Here is what I do, and it has never been a problem. I call or go to the pharmacy with my prescription, on paper, do not ever let a doctor fax or phone in a prescription. Then, I ask what manufacturer they would fill it with and for that manufacturer's phone number. (Assuming I don't already have the phone number, I swear sometimes I think half my contacts are pharmaceutical companies! :lol:) I then contact the manufacturer. If the manufacturer assures me it is safe, I fill. If not, I move on to a different pharmacy. There is no rule about how you have to use a single pharmacy, and the idea is absurd. I do let my pharmacists know that because of multiple allergies that I have to use other pharmacies and what other drugs I am taking for the sake of safety.

 

Additionally, of course they will charge you what it costs extra. Why wouldn't they? If I ran a business I would do exactly the same thing. They already have suppliers, they already have the drugs available, and now here comes this person who says they needs a certain brand and suddenly instead of paying a certain price for a certain number of pills because they are buying in bulk, they are paying many times that price to buy a limited supply from outside their network of suppliers. That money has to come from somewhere, and naturally it will come from the person paying for the pills. This sort of thing is exactly why I use multiple pharmacies. You can save yourself the buttload of money by simply calling around, seeing what manufacturer each pharmacy in town uses, and then getting on the horn to each of them until you see what is safe.

 

As a last note, if you are getting prescriptions that you refill regularly, always, and I mean always, check to make sure the manufacturer hasn't changed between refills. This is as important as reading every label of everything you buy, every time you buy it.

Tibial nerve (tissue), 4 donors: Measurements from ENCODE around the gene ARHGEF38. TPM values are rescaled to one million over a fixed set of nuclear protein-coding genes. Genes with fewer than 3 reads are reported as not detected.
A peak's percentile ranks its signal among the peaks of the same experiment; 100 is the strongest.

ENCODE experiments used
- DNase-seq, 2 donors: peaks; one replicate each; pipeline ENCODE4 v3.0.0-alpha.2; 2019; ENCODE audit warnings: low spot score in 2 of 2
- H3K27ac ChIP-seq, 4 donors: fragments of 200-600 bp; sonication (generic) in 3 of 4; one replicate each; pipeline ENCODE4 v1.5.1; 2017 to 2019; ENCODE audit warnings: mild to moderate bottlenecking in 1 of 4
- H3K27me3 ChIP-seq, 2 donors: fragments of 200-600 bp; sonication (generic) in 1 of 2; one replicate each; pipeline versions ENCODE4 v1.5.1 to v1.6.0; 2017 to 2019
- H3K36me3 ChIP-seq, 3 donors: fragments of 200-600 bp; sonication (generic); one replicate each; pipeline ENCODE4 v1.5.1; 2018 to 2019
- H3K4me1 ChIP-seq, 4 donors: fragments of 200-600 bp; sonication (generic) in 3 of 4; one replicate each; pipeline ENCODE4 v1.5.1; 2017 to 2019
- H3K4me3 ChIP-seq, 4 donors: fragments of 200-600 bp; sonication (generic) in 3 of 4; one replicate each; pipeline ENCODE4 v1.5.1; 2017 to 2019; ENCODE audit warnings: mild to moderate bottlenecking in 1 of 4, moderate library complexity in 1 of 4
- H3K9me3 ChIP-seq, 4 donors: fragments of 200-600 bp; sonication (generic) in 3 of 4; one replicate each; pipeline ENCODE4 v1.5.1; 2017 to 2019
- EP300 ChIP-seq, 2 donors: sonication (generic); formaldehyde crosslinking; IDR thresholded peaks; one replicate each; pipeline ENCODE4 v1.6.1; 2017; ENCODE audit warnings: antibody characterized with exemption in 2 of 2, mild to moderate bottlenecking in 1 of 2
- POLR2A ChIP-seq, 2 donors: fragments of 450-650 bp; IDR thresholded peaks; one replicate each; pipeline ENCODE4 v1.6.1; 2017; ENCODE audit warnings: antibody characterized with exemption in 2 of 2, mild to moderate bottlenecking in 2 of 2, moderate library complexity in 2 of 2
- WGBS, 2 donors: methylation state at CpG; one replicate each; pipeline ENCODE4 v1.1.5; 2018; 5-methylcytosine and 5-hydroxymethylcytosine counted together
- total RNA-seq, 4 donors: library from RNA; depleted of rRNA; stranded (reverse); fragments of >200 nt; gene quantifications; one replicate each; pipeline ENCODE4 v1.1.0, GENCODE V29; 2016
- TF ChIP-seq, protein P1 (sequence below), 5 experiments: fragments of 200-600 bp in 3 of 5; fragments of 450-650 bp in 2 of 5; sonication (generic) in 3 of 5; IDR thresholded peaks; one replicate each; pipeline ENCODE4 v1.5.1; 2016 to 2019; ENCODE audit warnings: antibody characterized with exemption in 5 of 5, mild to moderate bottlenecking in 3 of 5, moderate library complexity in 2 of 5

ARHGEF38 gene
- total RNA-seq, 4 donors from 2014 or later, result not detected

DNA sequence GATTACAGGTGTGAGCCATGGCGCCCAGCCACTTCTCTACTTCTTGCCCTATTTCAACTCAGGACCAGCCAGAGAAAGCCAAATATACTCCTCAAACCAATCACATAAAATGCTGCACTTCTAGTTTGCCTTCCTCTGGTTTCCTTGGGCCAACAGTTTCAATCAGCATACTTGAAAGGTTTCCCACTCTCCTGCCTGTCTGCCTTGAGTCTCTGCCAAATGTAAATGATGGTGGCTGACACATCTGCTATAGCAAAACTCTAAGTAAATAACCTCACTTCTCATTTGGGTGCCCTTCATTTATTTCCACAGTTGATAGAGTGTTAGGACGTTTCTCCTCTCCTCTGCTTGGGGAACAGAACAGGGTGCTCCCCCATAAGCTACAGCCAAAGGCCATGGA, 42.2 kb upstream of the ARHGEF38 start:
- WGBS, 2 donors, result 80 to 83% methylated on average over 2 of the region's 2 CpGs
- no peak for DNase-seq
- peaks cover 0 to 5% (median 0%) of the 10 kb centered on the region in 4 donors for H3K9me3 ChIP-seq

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I have little experience filling prescriptions, but the ones I did have filled it was 'they shouldn't have gluten, but there's no guarantee'. Any pharmacist worth their pay should call the drug company to verify if there's gluten...at the very least the company *should* know if gluten is going to be a purposeful ingredient.

 

}:-(

 

Thanks Cavernio.  That's how I feel about it.  I have an out of town friend with Celiac and her pharmacist always helps her with prescriptions. 

 

I rarely fill any prescriptions but my viewpoint may be different than many.  I feel it is up to us to find out what is gluten-free or not because you cannot rely on people who do not have Celiac Disease to know what questions to ask.

Pharmacists only fill prescriptions and are trained to know what medications have cross reactions with other meds......they know as little about food intolerances as most of the population.  The few times I have needed an antibiotic or anti-viral, I call the company or ask to see the info sheet that comes with all meds to the pharmacy.  With time, you can learn to read the ingredients list and know what is safe.  I have also learned that gluten is not as prevalent as many would have you believe.  When I do fill something, I write down what works for me and then request that anti-biotic the next time I need one but luckily, since going gluten-free, I rarely ever need any meds.  I know this isn't much help to you, but

please don't rely on insurance or pharmacists, unless they have celiac themselves.  You can always post here to see if others know gluten-free status on a medication.

 

So far I have done all the footwork myself, but it's not easy.  I have several health issues, so I do take a lot of medication and sometimes it takes days for a manufacturer to call me back with the information.  Not all manufacturers have live people answer the phone that know the information.  And a surprising amount of my medication does contain gluten depending on the manufacturer.  I think it should be outlawed in medication. 

 

Right now I'm supposed to be taking an antibiotic for Lyme Disease, but still waiting for the medication from the right manufacturer.

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I know it can take a while for call backs and it can be frustrating but it's the reality that we live with. Many meds do not actually contain gluten but you will not get that guarantee from any company, unless they specifically cater to celiacs.